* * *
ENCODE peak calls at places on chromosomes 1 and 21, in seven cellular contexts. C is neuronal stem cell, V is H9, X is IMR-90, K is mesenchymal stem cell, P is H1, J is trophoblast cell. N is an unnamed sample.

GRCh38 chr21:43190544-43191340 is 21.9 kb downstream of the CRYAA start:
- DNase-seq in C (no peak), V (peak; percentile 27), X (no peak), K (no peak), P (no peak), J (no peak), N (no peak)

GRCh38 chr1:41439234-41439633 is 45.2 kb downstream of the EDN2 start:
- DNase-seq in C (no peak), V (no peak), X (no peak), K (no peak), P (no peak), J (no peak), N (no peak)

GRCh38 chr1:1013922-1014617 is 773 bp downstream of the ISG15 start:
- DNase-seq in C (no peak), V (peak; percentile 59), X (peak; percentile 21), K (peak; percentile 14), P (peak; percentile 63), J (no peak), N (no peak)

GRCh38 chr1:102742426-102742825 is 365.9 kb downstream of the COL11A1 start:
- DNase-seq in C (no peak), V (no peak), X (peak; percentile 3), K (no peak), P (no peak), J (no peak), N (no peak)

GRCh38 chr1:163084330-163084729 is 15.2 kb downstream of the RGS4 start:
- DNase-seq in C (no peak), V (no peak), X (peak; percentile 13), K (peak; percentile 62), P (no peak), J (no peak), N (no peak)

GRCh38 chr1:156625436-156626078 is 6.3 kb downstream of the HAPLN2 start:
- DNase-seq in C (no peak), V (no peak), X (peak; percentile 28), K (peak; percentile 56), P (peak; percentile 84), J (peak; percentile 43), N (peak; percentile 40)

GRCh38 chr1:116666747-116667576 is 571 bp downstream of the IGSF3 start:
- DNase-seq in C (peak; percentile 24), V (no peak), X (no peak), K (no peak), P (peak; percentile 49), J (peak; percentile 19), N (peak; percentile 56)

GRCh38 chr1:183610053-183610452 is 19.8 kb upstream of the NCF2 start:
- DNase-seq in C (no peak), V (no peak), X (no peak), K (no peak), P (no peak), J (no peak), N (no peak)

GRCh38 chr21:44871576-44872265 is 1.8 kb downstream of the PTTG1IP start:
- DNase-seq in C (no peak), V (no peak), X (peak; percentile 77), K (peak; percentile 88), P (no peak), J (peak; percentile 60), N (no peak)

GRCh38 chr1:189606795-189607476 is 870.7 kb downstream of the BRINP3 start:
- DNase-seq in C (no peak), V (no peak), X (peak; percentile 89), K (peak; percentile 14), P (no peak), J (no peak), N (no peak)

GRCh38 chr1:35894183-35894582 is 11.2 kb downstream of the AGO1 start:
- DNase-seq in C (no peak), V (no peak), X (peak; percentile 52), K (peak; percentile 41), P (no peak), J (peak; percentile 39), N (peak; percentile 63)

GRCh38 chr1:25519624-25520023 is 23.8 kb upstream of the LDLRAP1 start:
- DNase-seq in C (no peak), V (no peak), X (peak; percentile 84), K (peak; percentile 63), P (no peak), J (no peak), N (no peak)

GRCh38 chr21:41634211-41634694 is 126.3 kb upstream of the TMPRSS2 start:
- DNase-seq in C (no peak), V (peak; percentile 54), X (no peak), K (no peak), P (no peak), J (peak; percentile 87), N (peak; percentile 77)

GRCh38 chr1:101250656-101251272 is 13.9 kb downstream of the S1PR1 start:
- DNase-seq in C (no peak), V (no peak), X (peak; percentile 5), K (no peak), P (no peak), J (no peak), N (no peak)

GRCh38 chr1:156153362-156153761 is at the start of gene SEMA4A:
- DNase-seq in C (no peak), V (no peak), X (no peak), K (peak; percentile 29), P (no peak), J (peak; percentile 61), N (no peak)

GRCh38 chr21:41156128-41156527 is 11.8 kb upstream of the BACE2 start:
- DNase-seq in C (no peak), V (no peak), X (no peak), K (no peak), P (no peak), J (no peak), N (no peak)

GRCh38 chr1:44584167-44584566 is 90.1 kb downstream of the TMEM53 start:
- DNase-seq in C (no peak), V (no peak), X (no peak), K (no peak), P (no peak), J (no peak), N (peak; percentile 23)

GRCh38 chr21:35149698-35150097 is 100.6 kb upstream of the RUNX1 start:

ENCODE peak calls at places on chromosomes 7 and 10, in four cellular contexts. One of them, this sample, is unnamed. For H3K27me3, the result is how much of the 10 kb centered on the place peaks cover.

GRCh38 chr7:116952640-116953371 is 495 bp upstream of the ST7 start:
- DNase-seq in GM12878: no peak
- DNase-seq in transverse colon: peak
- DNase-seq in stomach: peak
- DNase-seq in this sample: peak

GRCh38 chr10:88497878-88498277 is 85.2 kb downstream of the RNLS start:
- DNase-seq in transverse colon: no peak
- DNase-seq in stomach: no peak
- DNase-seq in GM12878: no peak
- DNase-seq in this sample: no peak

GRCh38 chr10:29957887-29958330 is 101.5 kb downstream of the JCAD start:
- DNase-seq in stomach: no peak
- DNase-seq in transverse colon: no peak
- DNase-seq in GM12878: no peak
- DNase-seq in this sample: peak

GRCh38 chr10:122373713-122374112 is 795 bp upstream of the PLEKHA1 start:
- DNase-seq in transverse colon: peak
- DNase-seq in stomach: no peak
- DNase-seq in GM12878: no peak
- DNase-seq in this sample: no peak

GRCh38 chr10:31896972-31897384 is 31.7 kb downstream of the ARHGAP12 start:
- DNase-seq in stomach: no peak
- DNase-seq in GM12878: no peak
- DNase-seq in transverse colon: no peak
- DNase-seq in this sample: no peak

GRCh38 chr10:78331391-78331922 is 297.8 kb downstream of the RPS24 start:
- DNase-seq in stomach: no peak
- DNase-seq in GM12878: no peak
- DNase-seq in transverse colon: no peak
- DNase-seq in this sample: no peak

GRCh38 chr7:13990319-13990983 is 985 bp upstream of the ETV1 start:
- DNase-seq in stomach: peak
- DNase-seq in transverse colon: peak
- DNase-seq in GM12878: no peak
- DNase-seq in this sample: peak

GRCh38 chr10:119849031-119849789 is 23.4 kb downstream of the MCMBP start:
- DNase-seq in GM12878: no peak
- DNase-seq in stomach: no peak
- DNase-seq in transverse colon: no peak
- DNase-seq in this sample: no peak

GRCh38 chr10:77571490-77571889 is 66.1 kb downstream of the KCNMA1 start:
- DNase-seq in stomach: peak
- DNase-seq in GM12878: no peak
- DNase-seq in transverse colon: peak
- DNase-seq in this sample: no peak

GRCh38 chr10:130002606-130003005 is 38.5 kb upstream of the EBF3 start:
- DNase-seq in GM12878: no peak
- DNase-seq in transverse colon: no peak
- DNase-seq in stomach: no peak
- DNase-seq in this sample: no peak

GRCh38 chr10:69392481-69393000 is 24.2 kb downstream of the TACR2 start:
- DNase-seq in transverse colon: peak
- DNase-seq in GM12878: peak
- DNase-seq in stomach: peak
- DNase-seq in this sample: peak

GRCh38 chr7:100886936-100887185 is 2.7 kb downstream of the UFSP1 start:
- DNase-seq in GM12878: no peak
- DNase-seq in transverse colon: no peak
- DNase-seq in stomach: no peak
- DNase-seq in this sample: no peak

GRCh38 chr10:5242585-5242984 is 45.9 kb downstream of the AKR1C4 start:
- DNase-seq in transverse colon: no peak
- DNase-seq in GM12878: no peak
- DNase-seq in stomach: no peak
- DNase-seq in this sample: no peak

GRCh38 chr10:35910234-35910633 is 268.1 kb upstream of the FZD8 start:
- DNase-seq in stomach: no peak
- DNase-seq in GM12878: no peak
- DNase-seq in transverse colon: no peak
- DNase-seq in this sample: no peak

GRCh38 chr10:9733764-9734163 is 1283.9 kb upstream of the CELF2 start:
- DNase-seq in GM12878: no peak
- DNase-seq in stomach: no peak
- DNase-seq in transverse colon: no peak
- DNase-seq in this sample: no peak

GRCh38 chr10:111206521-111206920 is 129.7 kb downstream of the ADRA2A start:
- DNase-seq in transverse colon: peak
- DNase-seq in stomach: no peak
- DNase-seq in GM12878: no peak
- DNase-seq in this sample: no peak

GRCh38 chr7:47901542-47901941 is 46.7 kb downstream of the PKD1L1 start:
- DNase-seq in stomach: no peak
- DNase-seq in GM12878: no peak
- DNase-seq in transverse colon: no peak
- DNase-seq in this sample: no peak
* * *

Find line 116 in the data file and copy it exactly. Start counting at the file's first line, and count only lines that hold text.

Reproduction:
- DNase-seq in GM12878: no peak